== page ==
trust me, they are very thankful for this opportunity

In the next year we are hoping to pour youth through the course.  It only costs $4 to give a kid the opportunity to experience our ropes course for one full day, including a very sustaining lunch, which can’t be underestimated.  That means for every $25 monthly donation we can send around 80 kids through our project in a year.  Please consider making an impact and joining our team by signing up for monthly donations.  Your gift literally gives these kids a chance to experience this type of joy and learning for the first time in their lives.

And for all of us, I hope we see our failures as opportunities to learn, but more importantly, as an opportunity to pick ourselves up and go at it again.

You’re On Your Own–by Al Leone

3 Aug

These past few months have been fast paced and full of excitement for the facilitators of TRP. Many of our training activities involved our willingness to trust each other in order to be successful and a phrase that often ended an activity was ‘you’re on your own’. Often, I have wondered, “what does this actually mean?” In an activity we say it to let the participant know we will not be ready to catch them when they fall any longer. Outside the forest our friends and family tell us this in times of great joy when we feel that we have achieved independence or possibly used during times of great sadness when we feel most vulnerable and alone. Perhaps we are the ones who announce we are alone or it could be that others announce it for us. Yet, in the forest even when we announce ‘you’re on your own’ the participant is never unaided. Their team is always there for another activity, another encouraging word or another insightful comment.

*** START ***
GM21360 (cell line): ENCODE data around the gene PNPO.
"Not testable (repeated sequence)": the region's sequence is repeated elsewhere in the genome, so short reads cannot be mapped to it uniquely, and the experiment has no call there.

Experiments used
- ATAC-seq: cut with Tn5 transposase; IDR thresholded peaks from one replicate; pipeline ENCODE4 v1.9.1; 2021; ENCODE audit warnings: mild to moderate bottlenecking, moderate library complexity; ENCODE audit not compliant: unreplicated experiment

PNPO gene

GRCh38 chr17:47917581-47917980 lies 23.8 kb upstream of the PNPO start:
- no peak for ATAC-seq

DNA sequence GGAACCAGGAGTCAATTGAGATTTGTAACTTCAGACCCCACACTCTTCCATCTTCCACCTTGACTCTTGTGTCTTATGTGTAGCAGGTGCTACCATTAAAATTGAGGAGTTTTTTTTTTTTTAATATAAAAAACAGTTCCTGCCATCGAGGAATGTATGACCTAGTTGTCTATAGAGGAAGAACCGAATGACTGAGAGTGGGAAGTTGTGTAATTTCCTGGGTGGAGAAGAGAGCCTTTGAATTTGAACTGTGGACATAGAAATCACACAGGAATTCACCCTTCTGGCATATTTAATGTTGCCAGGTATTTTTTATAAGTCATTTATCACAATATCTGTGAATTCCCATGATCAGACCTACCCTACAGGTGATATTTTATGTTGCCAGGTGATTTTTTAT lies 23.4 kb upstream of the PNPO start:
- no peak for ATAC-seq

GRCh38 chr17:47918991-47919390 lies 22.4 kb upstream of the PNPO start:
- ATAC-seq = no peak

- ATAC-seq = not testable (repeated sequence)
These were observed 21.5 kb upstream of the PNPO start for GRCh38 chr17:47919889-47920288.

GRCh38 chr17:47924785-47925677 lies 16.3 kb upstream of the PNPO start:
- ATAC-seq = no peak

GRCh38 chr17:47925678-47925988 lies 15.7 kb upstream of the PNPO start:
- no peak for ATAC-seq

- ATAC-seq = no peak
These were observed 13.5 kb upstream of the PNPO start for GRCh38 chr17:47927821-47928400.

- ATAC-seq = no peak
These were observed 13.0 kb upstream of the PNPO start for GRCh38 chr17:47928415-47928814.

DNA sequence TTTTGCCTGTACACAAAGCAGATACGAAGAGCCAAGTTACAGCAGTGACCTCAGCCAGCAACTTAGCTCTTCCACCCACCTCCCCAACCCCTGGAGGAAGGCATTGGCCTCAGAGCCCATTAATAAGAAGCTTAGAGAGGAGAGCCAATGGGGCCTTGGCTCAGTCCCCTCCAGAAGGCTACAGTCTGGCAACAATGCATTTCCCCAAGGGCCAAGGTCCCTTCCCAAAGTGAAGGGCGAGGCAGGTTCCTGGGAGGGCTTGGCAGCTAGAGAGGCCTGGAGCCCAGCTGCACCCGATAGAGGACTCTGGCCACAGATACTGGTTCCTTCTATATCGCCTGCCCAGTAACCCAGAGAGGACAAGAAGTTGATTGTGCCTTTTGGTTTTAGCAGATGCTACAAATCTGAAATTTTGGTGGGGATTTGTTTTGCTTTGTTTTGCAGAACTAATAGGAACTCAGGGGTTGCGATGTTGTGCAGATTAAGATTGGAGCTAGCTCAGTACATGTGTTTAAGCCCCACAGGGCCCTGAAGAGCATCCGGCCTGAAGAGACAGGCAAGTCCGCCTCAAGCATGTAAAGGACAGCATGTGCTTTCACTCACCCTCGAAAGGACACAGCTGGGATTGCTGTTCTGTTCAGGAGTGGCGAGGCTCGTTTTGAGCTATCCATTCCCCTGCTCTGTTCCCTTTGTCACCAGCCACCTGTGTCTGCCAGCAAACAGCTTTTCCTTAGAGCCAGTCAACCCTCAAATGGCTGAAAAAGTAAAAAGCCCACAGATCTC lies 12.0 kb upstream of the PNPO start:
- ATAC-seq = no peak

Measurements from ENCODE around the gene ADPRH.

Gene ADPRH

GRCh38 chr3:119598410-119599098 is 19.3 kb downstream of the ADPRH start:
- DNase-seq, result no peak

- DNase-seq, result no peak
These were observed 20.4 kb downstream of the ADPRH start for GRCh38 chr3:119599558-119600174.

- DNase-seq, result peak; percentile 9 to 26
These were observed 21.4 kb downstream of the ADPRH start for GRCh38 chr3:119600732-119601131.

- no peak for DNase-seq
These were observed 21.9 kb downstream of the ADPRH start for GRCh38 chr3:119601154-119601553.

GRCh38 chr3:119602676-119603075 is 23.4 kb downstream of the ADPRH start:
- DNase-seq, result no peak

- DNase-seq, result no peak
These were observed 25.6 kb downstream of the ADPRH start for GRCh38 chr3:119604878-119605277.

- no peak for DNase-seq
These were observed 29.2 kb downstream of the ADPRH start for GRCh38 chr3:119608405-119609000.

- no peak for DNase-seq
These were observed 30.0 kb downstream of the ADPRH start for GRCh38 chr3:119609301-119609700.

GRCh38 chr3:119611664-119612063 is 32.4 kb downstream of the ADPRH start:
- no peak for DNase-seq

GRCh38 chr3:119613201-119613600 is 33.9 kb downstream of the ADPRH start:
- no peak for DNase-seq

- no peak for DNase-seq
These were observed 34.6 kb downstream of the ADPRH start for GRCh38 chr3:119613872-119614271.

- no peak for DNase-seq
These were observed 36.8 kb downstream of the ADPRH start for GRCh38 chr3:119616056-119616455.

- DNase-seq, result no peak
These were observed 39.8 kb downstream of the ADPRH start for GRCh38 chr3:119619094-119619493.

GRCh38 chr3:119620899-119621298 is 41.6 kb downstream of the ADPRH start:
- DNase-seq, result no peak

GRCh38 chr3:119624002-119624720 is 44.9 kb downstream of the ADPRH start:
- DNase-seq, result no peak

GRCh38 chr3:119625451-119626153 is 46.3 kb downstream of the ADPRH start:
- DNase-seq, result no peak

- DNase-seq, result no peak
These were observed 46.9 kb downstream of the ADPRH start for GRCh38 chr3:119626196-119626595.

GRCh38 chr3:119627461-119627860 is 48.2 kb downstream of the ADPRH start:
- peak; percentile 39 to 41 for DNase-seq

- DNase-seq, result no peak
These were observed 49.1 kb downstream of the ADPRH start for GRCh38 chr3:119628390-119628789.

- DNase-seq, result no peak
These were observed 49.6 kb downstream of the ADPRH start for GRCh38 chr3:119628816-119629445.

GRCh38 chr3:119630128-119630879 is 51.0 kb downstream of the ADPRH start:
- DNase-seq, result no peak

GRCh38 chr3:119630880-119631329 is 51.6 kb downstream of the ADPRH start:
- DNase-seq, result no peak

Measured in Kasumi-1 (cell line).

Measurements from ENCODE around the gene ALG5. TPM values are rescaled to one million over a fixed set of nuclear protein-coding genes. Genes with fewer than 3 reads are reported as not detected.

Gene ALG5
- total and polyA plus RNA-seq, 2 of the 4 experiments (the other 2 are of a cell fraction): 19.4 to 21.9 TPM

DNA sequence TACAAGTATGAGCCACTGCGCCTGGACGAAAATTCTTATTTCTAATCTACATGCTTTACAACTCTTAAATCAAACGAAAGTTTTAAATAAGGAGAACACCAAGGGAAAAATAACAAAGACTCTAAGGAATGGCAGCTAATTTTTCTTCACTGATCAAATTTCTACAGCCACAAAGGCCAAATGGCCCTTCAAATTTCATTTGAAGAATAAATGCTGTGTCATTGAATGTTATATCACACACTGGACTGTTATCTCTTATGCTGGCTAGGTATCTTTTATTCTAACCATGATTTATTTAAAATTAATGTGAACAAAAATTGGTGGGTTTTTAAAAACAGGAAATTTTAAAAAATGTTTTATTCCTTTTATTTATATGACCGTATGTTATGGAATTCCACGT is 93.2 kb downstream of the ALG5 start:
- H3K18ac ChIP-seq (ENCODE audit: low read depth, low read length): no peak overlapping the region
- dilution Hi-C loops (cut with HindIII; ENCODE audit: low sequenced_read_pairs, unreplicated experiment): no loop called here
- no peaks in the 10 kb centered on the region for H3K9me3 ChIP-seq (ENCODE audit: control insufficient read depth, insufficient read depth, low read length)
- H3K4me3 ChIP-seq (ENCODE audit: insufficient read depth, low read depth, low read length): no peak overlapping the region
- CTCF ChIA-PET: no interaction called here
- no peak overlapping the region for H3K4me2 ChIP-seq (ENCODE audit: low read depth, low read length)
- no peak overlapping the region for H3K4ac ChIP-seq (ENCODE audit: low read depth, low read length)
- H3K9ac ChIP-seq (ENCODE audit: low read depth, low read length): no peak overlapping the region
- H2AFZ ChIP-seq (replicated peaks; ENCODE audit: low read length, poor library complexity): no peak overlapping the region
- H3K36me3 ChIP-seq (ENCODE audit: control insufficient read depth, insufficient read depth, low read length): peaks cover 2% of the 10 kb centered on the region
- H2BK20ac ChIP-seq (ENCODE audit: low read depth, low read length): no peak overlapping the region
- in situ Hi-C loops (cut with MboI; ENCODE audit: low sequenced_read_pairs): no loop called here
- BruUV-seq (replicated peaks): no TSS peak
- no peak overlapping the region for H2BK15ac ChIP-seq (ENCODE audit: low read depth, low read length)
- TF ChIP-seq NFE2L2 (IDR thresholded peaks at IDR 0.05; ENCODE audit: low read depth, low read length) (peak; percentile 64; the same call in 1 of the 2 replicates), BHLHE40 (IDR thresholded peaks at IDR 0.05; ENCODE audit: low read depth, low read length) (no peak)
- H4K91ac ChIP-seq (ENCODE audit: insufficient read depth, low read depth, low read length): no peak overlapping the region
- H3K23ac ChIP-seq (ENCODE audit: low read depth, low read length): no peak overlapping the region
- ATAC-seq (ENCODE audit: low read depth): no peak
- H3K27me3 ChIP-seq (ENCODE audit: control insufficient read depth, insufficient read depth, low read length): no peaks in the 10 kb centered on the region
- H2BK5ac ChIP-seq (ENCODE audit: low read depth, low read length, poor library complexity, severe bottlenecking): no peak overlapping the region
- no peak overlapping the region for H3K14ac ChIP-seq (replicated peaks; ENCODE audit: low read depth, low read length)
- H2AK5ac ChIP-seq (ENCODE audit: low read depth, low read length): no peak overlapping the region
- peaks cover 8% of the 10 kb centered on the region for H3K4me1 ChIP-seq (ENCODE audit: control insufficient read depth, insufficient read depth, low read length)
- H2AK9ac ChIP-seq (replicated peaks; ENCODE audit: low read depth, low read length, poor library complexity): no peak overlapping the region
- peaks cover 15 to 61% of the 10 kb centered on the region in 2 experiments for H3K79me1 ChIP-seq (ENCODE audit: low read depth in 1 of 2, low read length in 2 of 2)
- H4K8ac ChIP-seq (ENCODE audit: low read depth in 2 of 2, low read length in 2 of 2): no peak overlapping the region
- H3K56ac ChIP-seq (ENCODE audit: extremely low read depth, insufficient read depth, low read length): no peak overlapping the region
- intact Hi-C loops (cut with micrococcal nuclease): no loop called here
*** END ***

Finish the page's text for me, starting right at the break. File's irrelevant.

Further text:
‘You’re on your own’ could mean, “if you continue you will no longer receive help”. Yet, because of the activities that we complete, participants come to realize that there is more support than they might have realized if they continue with their current community. In this apparent contradiction lies the magic of our work here in Northern Uganda. You aren’t on your own anymore. Youth are building faith in one another so that they will be supported through the hardships of growing old and the old are trusting that their youth can grow up in an environment no longer marked with war. The facilitators of TRP are well on their way to completing this mission of instilling hope in a resilient community. As their trainer, I can say with confidence that they will do wonderfully and I am very proud of their skills, energy and passion. I know that even though I am now leaving Uganda, the work of these amazing people will continue to change the lives of those they work with. While it is with a heavy heart that I say “You are on your own” to TRP, I know that they will make great changes for their community in my absence.